provides a framework to make better – and less stress-filled –
Reaching a decision will ordinarily involve making trade-offs among
the objectives relating to a decision – a difficult and poorly understood
aspect of decision-making.
Research conducted over the past quarter century has demonstrated
conclusively that people have a poor understanding of how they make
such trade-offs.
What is important is to recognize that every time you make a
decision, you are also making a trade-off.
Make your decision and
choose your trade-off consciously, with your objective in mind, rather
than solely by instinct.

Rational Decision Making Model
The Rational Choice Model (RCM)
RCM Advantages:
Consistency of decision making; useful across situations; rigorous
training tool, transparent to the problem solver
RCM Can be justified on basis of:
RCMs seek to maximise outcomes
Workplace environments are (supposed to be) ‘objective’ in
Organisation planning frameworks tend to be highly structured
Emotion can be discounted through use of computers, flow
charts, decision trees, other decision aids

The Rational Model
Single processing mode, logic, long favoured by business,
government, academe
No longer robust enough to meet complexities of 21st
Managers learn to process information , make decision
using linear, deductive forms of rational processing
The Rational Model makes use of a process of deduction
in reasoning out and reaching a rational, logical solution
Long considered that managers, professional are
inherently rational decision makers seeking to maximise
decisional outcomes

Important Ingredients of the Rational
Rational processes are widely used and based on objective
goals and care in types of information collected, forms of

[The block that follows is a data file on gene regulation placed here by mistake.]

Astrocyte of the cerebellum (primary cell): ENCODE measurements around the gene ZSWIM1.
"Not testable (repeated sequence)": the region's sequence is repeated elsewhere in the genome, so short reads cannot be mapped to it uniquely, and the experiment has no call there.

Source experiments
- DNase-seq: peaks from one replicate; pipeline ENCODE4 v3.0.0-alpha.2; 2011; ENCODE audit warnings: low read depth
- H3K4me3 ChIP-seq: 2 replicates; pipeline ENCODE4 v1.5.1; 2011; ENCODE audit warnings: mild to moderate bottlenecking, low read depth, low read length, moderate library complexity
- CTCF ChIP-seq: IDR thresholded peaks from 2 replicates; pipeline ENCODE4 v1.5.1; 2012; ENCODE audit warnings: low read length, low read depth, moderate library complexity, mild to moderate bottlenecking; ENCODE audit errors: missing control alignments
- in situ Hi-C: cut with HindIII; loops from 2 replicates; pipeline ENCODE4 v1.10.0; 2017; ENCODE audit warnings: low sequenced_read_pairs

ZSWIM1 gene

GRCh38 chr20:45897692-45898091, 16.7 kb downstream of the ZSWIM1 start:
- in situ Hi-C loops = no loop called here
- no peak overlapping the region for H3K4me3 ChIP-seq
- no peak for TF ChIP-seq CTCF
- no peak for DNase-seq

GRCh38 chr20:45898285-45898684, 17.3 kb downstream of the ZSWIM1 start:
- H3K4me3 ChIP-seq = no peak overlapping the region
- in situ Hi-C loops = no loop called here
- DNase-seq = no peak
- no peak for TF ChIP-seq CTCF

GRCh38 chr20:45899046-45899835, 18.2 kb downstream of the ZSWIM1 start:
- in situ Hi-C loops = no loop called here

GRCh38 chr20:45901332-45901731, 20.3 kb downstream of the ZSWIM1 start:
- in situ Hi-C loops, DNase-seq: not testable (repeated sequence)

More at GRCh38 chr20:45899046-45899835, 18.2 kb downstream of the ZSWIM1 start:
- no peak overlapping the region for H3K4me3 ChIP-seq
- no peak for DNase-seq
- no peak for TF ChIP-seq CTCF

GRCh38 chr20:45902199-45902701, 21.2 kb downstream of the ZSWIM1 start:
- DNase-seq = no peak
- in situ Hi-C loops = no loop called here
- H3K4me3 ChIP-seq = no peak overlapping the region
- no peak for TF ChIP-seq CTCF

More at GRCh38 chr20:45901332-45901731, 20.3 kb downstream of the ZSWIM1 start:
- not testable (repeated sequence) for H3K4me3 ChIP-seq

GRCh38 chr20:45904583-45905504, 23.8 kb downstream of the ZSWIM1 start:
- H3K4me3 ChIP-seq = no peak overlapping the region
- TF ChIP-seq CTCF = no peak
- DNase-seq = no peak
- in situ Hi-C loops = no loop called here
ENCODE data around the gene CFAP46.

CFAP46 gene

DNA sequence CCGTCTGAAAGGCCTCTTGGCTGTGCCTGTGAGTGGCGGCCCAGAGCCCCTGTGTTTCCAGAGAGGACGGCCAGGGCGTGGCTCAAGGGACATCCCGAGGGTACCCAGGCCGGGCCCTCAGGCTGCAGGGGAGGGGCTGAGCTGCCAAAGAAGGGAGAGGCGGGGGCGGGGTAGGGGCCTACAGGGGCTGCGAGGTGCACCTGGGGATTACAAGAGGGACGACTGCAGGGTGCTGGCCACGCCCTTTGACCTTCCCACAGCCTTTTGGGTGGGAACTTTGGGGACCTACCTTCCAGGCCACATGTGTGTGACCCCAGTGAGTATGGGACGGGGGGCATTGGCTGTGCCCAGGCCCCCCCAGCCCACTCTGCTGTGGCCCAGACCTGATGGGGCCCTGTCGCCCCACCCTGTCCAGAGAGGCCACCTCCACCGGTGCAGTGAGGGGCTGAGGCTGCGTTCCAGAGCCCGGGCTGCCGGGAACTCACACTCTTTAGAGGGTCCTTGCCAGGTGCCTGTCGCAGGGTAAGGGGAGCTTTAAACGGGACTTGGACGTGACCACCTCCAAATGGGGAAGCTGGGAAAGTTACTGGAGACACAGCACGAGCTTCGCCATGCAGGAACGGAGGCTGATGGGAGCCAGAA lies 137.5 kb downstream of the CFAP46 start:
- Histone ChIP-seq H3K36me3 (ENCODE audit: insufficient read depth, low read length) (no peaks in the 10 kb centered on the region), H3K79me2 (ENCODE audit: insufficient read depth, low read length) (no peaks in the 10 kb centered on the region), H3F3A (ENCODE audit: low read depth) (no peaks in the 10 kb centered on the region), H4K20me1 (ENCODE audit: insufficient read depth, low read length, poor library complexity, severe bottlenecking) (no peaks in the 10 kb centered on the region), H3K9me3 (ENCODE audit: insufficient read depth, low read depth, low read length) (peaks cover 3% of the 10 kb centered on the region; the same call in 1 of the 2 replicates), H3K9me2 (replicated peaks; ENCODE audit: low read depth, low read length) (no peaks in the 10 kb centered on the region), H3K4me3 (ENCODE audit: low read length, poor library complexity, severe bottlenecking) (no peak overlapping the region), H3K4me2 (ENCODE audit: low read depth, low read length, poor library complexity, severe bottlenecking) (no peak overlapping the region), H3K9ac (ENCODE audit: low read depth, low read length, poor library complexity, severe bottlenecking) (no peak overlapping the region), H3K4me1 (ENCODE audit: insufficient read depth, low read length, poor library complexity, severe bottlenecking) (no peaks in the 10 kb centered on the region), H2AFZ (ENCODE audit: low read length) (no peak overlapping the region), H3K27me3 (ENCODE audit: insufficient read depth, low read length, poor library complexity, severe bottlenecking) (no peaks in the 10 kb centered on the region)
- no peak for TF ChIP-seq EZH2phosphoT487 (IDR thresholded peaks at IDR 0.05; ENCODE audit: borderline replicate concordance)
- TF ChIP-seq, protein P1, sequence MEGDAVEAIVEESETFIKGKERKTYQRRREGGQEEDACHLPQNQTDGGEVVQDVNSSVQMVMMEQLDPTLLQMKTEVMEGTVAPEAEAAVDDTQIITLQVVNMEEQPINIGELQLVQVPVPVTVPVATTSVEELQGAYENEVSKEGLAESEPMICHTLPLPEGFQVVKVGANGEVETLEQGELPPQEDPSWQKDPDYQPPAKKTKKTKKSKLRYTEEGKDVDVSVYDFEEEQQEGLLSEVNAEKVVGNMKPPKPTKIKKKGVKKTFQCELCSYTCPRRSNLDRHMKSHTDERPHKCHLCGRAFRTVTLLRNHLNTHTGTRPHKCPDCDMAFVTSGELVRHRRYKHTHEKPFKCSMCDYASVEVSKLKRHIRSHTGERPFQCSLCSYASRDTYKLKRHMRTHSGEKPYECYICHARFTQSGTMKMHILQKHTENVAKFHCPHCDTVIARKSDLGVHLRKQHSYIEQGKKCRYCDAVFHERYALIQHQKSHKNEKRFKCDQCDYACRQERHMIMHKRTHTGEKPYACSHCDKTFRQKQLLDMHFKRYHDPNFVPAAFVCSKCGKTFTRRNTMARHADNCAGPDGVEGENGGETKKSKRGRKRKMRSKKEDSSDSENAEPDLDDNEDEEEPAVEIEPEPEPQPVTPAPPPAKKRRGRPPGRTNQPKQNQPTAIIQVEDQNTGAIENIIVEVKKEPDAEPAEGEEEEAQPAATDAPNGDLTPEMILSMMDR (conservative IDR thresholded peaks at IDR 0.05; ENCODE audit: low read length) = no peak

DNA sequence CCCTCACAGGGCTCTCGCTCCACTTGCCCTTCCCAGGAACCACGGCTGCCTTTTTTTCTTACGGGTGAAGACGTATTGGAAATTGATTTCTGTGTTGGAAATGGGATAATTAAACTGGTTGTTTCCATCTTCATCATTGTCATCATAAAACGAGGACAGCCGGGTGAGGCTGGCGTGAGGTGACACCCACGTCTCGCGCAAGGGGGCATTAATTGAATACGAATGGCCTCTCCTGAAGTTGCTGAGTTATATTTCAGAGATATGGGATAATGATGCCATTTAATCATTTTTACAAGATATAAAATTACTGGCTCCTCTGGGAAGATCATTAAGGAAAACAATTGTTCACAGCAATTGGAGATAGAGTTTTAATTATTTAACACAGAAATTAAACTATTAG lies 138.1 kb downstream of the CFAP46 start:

analysis used and methods of judgement employed
The importance of employing objective cause-effect
relationships on planning, budgeting and control processes
Greater value placed on objective data capture and analysis
free of emotionality
Hard , explicit data, (numbers?) form the basis to the rational

Advantages in Using The Rational
Decision Model (RDM)
Offers consistency and discipline in decision making
Can be used as a decision aid across a wide array of
applications, situations
Can provide a rigorous training tool for workplaces
Offers transparency for the problem solver, decision
Objectivity in use enables high level trust in processing
and evaluation methodologies
Capacity can be expanded through use of computers
Advantages in Using the Tools of Rational
Sophisticated processing and analysis is possible using
the ‘hard tools’ of management science and operations
research by way of:
Linear programming, choice modelling, choice
analytics, predictive analytics, econometric modelling,
distribution system optimisation
May not be useful where hard data is lacking or where
data are highly ambiguous *
Discussion-Using the RDM in the
What are the strengths and weaknesses of the model?
Could sole use of the one mode of processing outlined in
the video work across all situations at work? Why or
Why not?
Identify three situations at work where the RDM may
not be suitable; may not work?
How suitable would the model be in managing people?


3/6/2023 3/6/2023
Personal Decision-Making Blind

What are Blind Spots?
What are Blind Spots?
The bias blind spot is the cognitive bias of
recognizing the impact of biases on the
judgment of others, while failing to see the
impact of biases on one’s own judgment.

Blind Spots
Bias blind spots may be caused by a variety of other
biases and self-deceptions.
Self-enhancement biases may play a role, in that
people are motivated to view themselves in a
positive light. Biases are generally seen as
[5] so people tend to think of their own
perceptions and judgments as being rational,
accurate, and free of bias. The self-enhancement
bias also applies when analyzing our own decisions,
in that people are likely to think of themselves as
better decision-makers than others.
People also tend to believe they are aware of “how” and
“why” they make their decisions, and therefore conclude
that bias did not play a role. Many of our decisions are
formed from biases and cognitive shortcuts, which are
unconscious processes. By definition, people are unaware
unconscious processes, and therefore cannot see their
influence in the decision making process.
When made aware of various biases acting on our
perception, decisions, or judgments, research has shown
that we are still unable to control them. This contributes to
the bias blind spot in that even if one is told that they are
biased, they are unable to alter their biased perception. *
3/6/2023 3/6/2023
Behavioural Economics and Human